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Capsifi’s $11m jab from small business fund

09:00am April 21 2022

Capsifi CEO and founder Terry Roach (centre), with team members Jim Bone (at left) and Rachelle Gold. (Supplied)

Australian enterprise software company Capsifi is set to receive an $11 million boost, as the latest business to secure an investment injection from the Australian Business Growth Fund.   

Founded in 2013, the fast-growing enterprise provides software to help big businesses manage complex transformation projects, according to founder and chief executive Dr Terry Roach.

“The platform we have is really a knowledge repository that captures and aligns all sorts of information about a business’ operating model,” he said. 

The Sydney-based firm’s product – used by a growing client base spanning the USA, Europe and Australia including the likes of AMEX, Costco, IKEA and New Zealand Defence – addresses a common problem for complex organisations of internal operational knowledge being “siloed, fragmented, static and at different levels of abstraction, making it difficult to get a full picture,” Dr Roach said. 

“That's really the foundation of our platform – to create a universal model of an enterprise and how all these pieces of the puzzle connect, to deliver real-time intelligent insights and reduce risk, drive down costs and accelerate business transformation initiatives.” 

Dr Roach said following a period of steady growth since securing seed funding in 2018, Capsifi’s annual recurring revenue had shot up two-fold in the last nine months, on the back of exposure from being named a global leader in its software category by international research firm Gartner. He expected to see that double again within the next financial year. 

“The product is great, we have awesome customers, what we just lack now is that global reach and being able to scale the business up, and that's really why we looked for funding,” said Dr Roach, confirming most of the ABGF funding would be used to grow Capsifi’s international presence. 

ABGF chief executive Anthony Healy said Capsifi fits in the fund’s investment “sweet spot” as an Australian owned and founded business, that’s growing employment and economic activity in Australia.

“It’s operating in a space – enterprise architecture software – that is more and more in demand and essential for businesses that are transforming all over the world,” Mr Healy said. 

“They've got blue-chip, global clients, they're in an addressable market that's huge, they’re growing rapidly, and they're a market leader. All those things made it a really attractive business.”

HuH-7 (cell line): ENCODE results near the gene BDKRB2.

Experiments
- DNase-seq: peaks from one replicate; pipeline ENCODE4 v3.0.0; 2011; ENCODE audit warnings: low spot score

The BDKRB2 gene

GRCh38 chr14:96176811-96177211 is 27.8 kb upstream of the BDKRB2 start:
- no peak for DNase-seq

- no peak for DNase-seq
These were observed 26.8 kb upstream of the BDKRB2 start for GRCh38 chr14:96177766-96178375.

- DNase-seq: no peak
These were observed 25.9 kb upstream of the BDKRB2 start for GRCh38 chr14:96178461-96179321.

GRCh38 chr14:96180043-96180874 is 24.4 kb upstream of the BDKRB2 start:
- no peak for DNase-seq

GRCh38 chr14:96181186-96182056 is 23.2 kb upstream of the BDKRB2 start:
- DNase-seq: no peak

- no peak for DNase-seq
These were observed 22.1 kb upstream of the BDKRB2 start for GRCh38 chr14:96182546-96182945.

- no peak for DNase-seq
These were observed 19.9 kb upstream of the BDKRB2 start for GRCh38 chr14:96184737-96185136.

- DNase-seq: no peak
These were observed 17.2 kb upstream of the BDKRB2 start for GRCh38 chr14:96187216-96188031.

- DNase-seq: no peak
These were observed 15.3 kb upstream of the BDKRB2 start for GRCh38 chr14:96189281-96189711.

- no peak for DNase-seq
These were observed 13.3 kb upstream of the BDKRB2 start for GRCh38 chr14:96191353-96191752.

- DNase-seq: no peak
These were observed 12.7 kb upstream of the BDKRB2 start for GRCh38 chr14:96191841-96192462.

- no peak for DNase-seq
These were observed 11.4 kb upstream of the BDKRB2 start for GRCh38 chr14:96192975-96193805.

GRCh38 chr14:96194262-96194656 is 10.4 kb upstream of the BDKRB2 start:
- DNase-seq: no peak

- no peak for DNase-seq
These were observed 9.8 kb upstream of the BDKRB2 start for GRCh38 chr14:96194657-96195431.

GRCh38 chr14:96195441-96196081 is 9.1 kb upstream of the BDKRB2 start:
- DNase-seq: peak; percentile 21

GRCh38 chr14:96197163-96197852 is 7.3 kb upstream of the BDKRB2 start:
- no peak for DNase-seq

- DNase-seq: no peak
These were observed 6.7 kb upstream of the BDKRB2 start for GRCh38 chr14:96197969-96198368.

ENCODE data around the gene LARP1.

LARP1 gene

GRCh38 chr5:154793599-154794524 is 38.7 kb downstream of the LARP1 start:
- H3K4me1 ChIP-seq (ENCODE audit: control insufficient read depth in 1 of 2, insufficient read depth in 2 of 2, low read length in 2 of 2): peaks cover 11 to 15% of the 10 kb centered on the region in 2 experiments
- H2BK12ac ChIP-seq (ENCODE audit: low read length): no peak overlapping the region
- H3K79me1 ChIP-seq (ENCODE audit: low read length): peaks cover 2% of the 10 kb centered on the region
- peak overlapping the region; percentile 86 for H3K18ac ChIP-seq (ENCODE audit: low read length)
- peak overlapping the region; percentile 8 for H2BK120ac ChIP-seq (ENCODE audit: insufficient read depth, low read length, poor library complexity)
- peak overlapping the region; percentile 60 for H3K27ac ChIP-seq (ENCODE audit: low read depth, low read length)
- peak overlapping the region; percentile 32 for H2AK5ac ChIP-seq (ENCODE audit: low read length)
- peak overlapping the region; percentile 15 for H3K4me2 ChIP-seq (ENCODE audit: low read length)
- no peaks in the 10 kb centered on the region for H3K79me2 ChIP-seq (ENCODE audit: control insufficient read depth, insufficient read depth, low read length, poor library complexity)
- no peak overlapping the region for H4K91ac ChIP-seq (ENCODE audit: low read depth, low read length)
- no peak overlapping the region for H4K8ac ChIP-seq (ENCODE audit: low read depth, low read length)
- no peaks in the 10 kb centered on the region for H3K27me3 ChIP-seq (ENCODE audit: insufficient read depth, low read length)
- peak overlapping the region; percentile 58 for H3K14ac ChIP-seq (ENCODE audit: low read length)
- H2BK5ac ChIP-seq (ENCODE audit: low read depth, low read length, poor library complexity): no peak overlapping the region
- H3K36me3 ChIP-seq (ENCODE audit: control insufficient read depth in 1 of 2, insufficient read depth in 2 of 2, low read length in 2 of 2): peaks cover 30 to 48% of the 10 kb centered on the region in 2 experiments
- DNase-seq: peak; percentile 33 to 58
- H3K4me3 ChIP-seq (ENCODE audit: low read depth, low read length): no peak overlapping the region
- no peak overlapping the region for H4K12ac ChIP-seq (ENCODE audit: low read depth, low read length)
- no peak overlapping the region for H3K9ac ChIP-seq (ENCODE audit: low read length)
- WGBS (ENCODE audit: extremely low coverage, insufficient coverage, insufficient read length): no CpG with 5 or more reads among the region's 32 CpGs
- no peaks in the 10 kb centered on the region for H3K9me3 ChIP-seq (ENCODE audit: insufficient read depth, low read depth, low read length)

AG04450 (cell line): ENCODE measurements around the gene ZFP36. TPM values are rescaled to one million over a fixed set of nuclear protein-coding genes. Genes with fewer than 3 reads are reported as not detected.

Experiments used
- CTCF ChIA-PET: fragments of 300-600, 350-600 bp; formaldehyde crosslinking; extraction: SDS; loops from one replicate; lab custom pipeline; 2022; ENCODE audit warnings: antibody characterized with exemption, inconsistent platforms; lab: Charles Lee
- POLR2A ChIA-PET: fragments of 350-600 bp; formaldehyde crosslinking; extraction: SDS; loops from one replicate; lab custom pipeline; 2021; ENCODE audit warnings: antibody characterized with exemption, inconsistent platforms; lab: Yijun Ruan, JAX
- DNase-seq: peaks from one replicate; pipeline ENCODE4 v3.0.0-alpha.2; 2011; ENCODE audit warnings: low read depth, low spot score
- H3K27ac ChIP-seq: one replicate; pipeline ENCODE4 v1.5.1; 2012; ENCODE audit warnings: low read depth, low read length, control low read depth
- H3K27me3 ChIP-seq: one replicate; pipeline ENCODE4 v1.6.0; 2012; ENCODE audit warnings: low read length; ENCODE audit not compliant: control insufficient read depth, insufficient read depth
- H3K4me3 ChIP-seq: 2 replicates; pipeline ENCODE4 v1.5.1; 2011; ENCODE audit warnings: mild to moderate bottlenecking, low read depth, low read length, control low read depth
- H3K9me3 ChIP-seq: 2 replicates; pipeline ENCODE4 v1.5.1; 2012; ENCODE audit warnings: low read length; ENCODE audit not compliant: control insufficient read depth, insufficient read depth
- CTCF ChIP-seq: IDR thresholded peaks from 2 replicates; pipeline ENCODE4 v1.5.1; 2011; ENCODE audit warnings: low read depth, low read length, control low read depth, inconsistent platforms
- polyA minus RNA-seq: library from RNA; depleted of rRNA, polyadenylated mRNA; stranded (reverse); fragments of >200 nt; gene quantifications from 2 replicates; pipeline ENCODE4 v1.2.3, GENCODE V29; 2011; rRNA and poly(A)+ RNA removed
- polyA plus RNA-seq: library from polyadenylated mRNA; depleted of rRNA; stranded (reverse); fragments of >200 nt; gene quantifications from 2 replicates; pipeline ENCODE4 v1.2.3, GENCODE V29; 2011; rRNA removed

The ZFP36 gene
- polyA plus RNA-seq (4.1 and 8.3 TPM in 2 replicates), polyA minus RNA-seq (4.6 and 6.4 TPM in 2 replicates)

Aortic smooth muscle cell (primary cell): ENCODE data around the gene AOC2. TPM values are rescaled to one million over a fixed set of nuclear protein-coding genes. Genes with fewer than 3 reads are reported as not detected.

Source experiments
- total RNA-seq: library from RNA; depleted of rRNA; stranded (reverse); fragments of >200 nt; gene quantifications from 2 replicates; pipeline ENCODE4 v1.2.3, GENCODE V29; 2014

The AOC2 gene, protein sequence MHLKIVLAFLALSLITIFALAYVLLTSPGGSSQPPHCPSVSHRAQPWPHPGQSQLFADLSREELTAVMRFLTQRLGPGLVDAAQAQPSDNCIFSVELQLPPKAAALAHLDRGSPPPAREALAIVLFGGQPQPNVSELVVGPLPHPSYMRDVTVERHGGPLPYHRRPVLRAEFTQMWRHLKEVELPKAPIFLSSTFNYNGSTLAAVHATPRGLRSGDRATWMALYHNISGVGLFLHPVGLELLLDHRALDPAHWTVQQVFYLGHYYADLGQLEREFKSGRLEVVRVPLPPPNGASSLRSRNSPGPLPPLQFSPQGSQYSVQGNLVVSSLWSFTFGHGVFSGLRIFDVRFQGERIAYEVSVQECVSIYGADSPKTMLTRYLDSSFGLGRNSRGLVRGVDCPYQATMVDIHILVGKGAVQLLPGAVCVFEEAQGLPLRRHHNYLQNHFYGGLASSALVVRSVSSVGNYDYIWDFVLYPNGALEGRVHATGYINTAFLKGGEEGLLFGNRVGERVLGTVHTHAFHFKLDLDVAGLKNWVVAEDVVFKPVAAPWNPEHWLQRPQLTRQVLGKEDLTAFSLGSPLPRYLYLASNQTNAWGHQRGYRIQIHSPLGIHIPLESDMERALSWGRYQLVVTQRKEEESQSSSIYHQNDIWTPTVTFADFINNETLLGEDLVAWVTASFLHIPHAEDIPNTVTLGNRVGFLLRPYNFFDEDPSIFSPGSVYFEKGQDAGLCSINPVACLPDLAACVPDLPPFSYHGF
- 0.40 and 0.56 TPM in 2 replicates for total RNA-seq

ABGF chief executive Anthony Healy. (Supplied) 

This marks ABGF’s third deal since the fund was established in 2021 as a public-private partnership between the Federal Government and six banks in Australia, including Westpac. 

With initial capital of $540 million, ABGF targets small-to-medium enterprises with revenue up to $100m and a proven business model with growth potential. It provides minority-only, “patient” growth capital – with an investment horizon up to 10 years – to enable owners to retain control while leveraging capital and expertise.

Its inaugural investment, announced in October, was a $15m stake in 3ME Technology, a provider of battery systems for heavy industry vehicles. A month later, ABGF unveiled a $10m stake in dental aggregator Kikada Lane Dental to help the company extend its retail footprint nationally. 

Mr Healy said the fund was close to finalising at least two other deals before the end of the financial year and was in early-stage discussions with a range of other prospects, having looked at almost 200 businesses during the funds’ first 12 months. 

He said he expected ABGF to complete between eight and 10 deals a year, of between $7.5m and $10m each, over a five-year period, before asking existing shareholders – and potentially new investors – to commit more capital.

ABGF was modelled on the UK’s Business Growth Fund, set up in 2011 to address the chronic shortage of funding available to Britain’s and Ireland’s SMEs as the economy emerged from the global financial crisis. To date, the BGF has invested £2.7 billion in more than 400 companies – and has exited around 100 of those – making it one of the world’s most active private equity investors.
 

Tania Motton, Westpac general manager of commercial customer relationships. (Supplied)

Westpac Group’s general manager of commercial customer relationships, Tania Motton, said it was good to see Capsifi – a customer of the Group through St.George Bank – attract ABGF investment, and that the bank would explore complementary ways to support its growth.

Ms Motton said the ABGF provides an alternative to traditional debt bank lending and private equity to enable small businesses to grow. 

“The intent is to create a growth pathway for small businesses, recognising that they can’t always do it just with debt alone, but need an injection of capital to achieve their goals,” she said. 

“What they're also providing is access to networks, capability and specialist skills to set them up for success, effectively partnering with them so they're more sustainably built for the future."

Mr Healy said while the economic fallout from COVID-19 had slowed down ABGF’s early deal flow, it also had the effect of giving the fund “increased impetus”. 

“All of the fund’s shareholders would say the more we can support SMEs to recover, to rebound, to grow and thrive coming out of COVID, the better it is for the country and the economy.”
 

Emma Foster heads up Westpac Wire and is a lead contributor. Prior to joining Westpac in 2013, she was a freelance writer, after spending almost 20 years in corporate affairs and investor relations, primarily in large financial services and consultancy firms, in Australia, UK and Europe. She is also a photographer and podcaster.

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